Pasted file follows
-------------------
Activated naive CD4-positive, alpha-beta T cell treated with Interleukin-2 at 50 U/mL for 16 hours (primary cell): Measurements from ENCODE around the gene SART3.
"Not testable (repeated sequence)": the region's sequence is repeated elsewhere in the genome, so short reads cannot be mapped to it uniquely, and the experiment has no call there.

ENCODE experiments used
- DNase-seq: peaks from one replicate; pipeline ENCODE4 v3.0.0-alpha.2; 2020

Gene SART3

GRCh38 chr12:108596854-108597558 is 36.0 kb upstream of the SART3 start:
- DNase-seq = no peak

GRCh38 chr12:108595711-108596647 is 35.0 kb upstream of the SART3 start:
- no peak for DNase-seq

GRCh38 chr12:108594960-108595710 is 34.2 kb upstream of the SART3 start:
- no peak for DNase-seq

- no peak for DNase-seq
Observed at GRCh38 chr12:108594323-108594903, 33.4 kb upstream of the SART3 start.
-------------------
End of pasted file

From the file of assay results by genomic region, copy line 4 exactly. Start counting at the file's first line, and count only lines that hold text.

- DNase-seq: peaks from one replicate; pipeline ENCODE4 v3.0.0-alpha.2; 2020